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How Will Documentation Demands Change in the Future?

Documentation Demands will Change in the Future...

You’ve just wrapped up another patient visit, and now it’s on to the next. Well, at least in a perfect world. The reality, though, is that you’ll need to find the time to deal with the documentation demands of that previous visit—or be forced to take it home with you for the night. 

As we’ve previously discussed, documentation is the most daunting aspect of a clinician’s day. Whether it’s due to an overly complicated Electronic Health Record (EHR) system or all of the newly adopted measures you must now take due to the pandemic, the truth of the matter is that documentation demands are time consuming and tedious. They’re difficult and downright draining. And they’re the leading cause of burnout among clinicians today.

Code Overhaul Points to Positive Progress 

Clinicians do not choose healthcare as their profession to document and type all day. That said, quality and timely documentation is a vital part of providing patient care.

According to one recent article by Healthcare Innovation, recent changes to coding and documentation will start to make physicians’ lives easier. 

“Some industry stakeholders are hopeful that physicians’ documentation-caused frustrations will soon be lessened, thanks to a recent overhaul to the codes and guidelines for office and other outpatient evaluation and management (E/M) services that was part of the 2021 Current Procedural Terminology (CPT) code set published by the American Medical Association (AMA),” the article states.

According to the article, these E/M modifications—the first significant changes in 25 years—include: 

  • Eliminating history and physical exam as elements for code selection
  • Allowing physicians to choose the best patient care by permitting code level selection based on medical decision-making (MDM) or total time.
  • Promoting payer consistency with more detail added to CPT code descriptors and guidelines.

When asked specifically about the future of documentation reform and what it will take for physicians to be generally satisfied, Heidi Twedt, M.D., Associate Chief Medical Information Officer (CMIO) at University of Wisconsin, said that one particular struggle stems from the note being seen as a standalone entity. “It really needs to be seen as just one element of what the patient care that day entailed,” she said. “Other documentation may include orders that I’ve placed or interventions that the nursing staff had with the patient, for example. Historically, the provider has been asked to reproduce a lot of that work in their notes, even though others help to facilitate that work. So, I think that’s a mindset change that we all need to think about as we optimize the EHR and then view the medial record.”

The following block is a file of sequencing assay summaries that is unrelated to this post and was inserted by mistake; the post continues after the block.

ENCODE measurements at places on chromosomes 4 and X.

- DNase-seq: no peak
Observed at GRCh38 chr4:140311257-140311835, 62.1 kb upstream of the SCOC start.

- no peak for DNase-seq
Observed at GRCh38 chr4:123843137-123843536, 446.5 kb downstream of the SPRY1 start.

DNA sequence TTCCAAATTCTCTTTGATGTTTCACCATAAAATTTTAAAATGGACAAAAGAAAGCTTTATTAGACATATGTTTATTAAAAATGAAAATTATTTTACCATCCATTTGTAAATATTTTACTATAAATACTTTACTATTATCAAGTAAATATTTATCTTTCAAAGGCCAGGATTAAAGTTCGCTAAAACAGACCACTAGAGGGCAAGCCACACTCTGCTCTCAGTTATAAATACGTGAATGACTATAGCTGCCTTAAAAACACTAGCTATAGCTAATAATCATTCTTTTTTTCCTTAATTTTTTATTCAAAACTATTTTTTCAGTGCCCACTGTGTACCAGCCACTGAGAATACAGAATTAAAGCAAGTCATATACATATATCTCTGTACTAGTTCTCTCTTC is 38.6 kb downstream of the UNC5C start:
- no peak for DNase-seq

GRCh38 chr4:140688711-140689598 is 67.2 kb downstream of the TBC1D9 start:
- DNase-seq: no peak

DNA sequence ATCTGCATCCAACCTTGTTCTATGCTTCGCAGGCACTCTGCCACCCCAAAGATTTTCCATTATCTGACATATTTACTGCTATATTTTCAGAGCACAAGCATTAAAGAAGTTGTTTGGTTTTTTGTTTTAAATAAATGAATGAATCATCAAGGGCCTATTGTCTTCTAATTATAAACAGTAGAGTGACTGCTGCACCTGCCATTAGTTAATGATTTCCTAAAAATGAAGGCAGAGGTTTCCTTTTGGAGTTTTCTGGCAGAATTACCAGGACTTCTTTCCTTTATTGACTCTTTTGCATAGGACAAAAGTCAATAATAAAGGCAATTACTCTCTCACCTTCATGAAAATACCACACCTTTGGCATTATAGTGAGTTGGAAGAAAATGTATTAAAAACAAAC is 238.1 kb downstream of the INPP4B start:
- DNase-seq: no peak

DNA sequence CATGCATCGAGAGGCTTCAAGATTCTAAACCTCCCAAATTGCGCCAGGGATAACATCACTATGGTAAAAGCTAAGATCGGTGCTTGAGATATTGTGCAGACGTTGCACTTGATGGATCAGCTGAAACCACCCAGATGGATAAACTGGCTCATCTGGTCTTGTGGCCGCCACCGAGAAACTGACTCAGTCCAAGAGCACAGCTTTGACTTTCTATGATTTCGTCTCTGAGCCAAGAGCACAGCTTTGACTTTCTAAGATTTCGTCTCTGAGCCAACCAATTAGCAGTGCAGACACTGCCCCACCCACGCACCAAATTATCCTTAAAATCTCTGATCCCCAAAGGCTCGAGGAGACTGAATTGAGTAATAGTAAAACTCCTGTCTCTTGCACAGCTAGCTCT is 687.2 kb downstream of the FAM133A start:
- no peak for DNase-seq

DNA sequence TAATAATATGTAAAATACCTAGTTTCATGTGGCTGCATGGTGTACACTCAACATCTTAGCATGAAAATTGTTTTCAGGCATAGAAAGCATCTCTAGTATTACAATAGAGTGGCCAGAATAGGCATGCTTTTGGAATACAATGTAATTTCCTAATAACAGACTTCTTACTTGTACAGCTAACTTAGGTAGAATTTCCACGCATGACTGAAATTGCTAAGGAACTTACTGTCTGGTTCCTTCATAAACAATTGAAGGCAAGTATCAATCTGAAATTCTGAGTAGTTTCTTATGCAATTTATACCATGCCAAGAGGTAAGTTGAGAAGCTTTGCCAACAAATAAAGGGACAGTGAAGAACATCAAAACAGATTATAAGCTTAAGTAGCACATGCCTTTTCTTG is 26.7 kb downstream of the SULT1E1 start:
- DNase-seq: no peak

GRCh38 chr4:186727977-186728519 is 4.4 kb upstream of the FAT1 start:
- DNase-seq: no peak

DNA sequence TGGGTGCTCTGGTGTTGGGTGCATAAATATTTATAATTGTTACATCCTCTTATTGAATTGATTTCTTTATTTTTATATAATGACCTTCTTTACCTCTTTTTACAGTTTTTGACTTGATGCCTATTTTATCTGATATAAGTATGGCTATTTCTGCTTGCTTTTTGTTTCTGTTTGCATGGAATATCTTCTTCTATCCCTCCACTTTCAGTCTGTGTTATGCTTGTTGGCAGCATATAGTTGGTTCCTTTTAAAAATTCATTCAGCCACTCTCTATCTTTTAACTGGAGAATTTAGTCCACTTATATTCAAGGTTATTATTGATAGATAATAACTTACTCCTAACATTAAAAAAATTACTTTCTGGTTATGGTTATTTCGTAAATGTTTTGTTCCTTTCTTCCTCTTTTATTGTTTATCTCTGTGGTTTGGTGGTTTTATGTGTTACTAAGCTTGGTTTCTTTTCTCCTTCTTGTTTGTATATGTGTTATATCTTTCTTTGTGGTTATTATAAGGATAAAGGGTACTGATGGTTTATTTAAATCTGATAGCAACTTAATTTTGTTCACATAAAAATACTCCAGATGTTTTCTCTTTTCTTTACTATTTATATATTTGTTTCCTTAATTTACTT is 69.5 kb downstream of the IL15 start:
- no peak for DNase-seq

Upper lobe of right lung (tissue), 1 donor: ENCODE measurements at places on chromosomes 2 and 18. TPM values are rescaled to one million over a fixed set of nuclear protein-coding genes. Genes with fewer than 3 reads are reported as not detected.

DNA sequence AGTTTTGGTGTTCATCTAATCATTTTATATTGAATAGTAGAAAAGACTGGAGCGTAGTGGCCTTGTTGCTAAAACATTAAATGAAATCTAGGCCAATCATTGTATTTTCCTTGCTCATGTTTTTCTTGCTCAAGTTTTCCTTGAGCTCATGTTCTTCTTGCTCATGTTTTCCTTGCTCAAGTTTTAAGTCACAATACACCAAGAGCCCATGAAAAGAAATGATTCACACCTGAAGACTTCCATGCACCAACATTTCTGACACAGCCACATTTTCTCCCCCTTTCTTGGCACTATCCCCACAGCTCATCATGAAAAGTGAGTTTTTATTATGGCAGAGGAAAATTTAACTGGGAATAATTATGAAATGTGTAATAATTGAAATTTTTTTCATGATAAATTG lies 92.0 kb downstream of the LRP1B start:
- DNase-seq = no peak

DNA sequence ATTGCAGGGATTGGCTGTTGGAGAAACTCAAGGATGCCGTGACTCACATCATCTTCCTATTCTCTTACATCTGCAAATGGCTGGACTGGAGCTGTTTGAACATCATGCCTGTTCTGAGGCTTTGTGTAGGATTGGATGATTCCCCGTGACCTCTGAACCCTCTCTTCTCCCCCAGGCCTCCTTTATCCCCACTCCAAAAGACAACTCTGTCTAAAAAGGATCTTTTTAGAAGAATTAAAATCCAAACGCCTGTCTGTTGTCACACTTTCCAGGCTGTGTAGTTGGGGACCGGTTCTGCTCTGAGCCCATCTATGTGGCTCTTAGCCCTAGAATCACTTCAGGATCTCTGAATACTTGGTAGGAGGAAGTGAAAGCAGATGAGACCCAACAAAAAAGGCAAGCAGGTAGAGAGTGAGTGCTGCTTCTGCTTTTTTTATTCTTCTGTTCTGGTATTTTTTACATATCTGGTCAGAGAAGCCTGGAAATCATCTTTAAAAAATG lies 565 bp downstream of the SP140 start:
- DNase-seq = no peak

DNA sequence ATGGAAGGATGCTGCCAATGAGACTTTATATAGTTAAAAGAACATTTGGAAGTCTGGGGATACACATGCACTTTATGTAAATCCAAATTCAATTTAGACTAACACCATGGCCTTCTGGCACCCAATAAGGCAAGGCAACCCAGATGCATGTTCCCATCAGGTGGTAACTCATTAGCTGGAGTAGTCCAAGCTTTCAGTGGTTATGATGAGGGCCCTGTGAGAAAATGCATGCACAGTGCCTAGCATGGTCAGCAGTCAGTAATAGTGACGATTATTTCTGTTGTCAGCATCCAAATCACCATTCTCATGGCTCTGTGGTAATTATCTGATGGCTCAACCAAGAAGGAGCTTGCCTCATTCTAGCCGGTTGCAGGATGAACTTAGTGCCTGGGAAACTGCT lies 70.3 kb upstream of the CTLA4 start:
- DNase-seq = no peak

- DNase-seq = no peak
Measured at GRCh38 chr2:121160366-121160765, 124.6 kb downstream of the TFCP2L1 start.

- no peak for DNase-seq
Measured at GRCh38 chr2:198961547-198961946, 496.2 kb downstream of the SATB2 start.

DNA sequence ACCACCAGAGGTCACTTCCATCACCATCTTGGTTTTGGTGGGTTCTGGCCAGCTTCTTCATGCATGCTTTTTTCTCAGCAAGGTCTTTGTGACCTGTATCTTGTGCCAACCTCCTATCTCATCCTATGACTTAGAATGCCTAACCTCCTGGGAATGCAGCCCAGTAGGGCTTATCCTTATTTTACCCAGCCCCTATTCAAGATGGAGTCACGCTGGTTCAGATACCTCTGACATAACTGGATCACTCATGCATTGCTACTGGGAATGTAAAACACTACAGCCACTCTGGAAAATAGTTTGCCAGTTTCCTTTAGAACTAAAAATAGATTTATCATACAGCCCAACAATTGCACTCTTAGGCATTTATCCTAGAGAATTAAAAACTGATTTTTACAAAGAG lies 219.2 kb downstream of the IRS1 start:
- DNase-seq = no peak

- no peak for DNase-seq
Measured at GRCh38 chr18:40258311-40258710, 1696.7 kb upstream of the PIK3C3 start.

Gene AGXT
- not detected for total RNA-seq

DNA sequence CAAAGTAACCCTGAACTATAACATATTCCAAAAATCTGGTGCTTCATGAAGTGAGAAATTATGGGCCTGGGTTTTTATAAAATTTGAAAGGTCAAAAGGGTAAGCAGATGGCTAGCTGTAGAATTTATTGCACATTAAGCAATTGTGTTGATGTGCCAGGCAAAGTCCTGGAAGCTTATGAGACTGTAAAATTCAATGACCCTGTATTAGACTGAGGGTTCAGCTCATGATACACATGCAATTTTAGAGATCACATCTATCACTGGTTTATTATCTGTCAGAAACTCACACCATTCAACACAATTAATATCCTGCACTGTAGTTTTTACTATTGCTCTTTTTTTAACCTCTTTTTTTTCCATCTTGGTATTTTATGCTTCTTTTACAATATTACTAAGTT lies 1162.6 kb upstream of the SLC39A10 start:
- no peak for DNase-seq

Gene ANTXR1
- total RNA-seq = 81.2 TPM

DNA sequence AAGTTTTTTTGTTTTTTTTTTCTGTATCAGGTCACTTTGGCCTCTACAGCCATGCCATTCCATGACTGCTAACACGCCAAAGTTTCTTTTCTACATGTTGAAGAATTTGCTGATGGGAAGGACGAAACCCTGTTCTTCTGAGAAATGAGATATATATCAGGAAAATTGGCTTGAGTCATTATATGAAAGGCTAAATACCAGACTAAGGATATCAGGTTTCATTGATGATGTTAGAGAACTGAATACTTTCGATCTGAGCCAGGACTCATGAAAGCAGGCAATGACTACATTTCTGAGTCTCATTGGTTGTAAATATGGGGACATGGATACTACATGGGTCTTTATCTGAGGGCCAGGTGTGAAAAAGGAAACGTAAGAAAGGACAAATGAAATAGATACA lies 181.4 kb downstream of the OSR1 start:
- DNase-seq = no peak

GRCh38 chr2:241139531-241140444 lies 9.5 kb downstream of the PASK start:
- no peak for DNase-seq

Telemedicine Piles on Even More Documentation Demands

As the expectations of healthcare and documentation continue to evolve, so too are the ways in which clinicians are interacting with their patients. While telemedicine practices have been gaining momentum over the past several years, the onset of the pandemic has only heightened the necessity of these technology-based connections.

To help clinicians navigate telemedicine documentation, Team Health prepared a document to encapsulate its recommended list of best practices. In it, they state the importance of documenting not only the service that was provided, but how it was provided as well—something that clinicians previously would not need to care for when documenting an in-person visit. 

Because of this increased need for out-of-office visits, documentation could also take a turn for the worse in the future when it comes to everything that must be captured. As an example, Team Health’s reference document includes documentation of specific consent for telemedicine, documentation of where the patient is physically located and where the clinician is located and documentation of if the service was provided via technology with synchronous audio/video or by audio alone.

While clinicians have had no choice but to accept the many demands of documentation as part of their everyday duties, there is hope that positive progress is on the horizon. Although these demands will likely never disappear completely, any step in the right direction is a welcome one for clinicians who already feel the weight of the world on their shoulders.

Physicians Angels is the industry’s first virtual scribe company, providing real-time documentation directly into the physician’s EMR, along with Virtual Back Office services. Our services save the physician an average of 10 hours per week, thereby improving patient throughput and contributing to a better work/life balance for the physician and office staff. To learn more, visit physiciansangels.com or contact us. 

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Physicians Angels

More time for physicians to see more patients, provide better care, and live their lives. Physicians Angels provides one-of-a-kind EMR data management services to healthcare providers through our real time Virtual Scribe service.